$\begin{array}{cc}{\stackrel{~}{y}}_{n}\ue8a0\left(k\right)={\mathrm{gD}\ue8a0\left(\frac{D}{\uf603D\uf604}\right)}^{T1}\ue89e{\left(\frac{\hat{w}\ue8a0\left(n\ue89e\phantom{\rule{0.3em}{0.3ex}}\ue89e\pi T\ue89e\phantom{\rule{0.3em}{0.3ex}}\ue89e\xi \right)}{\uf603\hat{w}\ue8a0\left(n\ue89e\phantom{\rule{0.3em}{0.3ex}}\ue89e\pi T\ue89e\phantom{\rule{0.3em}{0.3ex}}\ue89e\xi \right)\uf604}\right)}^{T1}\xb7\mathrm{exp}\ue8a0\left(\uf74e\ue89e\phantom{\rule{0.3em}{0.3ex}}\ue89e\mathrm{kT}\ue89e\phantom{\rule{0.3em}{0.3ex}}\ue89e\xi \right)\ue89e\hat{w}\ue8a0\left(n\ue89e\phantom{\rule{0.3em}{0.3ex}}\ue89e\pi T\ue89e\phantom{\rule{0.3em}{0.3ex}}\ue89e\xi \right).& \left(7\right)\end{array}$

[0092]
The synthesis subband signals y_{n}(k) given by formula (4) and the nonlinear subband signals obtained through harmonic transposition {tilde over (y)}_{n}(k) given by formal (7) ideally should match.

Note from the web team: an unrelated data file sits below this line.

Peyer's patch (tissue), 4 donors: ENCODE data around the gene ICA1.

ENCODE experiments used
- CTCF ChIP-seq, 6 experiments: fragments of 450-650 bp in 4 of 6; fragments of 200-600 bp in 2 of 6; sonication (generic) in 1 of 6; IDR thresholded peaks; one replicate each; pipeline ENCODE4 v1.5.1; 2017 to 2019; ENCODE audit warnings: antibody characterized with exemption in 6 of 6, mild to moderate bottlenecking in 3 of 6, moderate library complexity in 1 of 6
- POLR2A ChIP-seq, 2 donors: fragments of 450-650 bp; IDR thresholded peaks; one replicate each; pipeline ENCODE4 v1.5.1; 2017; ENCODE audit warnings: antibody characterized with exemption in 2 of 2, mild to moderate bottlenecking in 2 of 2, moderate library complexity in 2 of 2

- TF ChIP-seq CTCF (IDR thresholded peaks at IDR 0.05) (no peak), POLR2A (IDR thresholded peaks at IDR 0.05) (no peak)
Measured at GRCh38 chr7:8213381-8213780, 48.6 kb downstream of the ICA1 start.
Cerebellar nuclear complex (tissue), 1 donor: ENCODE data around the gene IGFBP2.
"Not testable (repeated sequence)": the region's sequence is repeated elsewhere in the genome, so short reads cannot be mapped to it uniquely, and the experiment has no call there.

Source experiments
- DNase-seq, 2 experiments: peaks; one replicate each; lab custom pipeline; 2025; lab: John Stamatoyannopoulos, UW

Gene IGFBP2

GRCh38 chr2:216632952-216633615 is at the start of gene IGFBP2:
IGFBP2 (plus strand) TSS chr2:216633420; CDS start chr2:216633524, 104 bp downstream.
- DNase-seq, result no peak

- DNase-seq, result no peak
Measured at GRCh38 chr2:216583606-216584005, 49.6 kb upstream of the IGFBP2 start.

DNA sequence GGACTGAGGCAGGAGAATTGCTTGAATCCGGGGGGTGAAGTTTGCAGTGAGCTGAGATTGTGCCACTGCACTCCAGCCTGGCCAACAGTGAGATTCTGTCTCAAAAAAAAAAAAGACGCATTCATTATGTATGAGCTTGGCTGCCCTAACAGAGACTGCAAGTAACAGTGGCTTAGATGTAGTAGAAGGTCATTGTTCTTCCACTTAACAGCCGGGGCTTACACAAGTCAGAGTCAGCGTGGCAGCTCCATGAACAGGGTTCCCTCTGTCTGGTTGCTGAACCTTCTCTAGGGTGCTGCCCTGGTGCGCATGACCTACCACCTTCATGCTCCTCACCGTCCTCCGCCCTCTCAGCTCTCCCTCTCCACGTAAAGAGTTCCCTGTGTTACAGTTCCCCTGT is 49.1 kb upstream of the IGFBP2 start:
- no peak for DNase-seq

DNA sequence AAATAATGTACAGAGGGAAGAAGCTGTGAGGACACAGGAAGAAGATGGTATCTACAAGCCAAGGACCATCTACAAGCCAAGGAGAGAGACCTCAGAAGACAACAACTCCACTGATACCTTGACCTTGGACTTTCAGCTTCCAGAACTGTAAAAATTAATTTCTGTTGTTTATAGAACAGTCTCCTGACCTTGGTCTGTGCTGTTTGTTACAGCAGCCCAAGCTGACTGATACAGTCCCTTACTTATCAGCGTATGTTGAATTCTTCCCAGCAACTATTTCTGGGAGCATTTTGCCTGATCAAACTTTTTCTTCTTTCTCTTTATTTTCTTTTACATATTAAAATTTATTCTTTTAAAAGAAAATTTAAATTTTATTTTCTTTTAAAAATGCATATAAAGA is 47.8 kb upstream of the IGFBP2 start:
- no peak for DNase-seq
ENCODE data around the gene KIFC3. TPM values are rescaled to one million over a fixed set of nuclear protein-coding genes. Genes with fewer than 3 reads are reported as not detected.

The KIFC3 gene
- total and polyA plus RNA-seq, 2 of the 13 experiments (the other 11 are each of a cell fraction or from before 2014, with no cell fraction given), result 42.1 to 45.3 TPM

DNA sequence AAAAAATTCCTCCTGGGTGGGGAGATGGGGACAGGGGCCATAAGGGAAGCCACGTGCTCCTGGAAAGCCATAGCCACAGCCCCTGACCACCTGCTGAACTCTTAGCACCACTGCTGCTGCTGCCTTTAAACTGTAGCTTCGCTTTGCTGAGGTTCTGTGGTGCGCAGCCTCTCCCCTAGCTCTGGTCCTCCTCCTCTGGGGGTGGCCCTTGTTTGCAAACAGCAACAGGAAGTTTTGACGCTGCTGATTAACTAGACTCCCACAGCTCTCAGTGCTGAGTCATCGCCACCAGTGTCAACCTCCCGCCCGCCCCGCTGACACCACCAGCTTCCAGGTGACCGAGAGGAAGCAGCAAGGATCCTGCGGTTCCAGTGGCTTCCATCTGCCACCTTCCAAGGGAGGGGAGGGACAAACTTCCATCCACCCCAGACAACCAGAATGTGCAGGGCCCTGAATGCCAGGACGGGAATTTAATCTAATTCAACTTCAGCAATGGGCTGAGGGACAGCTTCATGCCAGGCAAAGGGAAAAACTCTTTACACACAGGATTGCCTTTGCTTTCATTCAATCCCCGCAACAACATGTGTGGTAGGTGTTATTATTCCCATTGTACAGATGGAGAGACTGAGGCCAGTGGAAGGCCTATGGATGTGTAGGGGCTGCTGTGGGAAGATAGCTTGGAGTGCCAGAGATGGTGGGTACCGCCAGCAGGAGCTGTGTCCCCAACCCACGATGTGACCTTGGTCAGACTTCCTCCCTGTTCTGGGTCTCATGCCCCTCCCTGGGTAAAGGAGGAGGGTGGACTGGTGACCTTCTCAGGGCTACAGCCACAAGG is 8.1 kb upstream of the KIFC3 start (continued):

[0093]
For odd transposition orders T, the factor containing the influence of the window in (7) is equal to one, since the Fourier transform of the window is real valued by assumption, and T−1 is an even number. Therefore, formula (7) can be matched exactly to formula (4) with ω=Tξ, for all subbands, such that the output of the synthesis filter bank with input subband signals according to formula (7) is a sinusoid with a frequency ω=Tξ, amplitude A=gB, and phase θ=Tφ, wherein B and φ are determined from the formula: D=B exp(iφ), which upon insertion yields

[0000]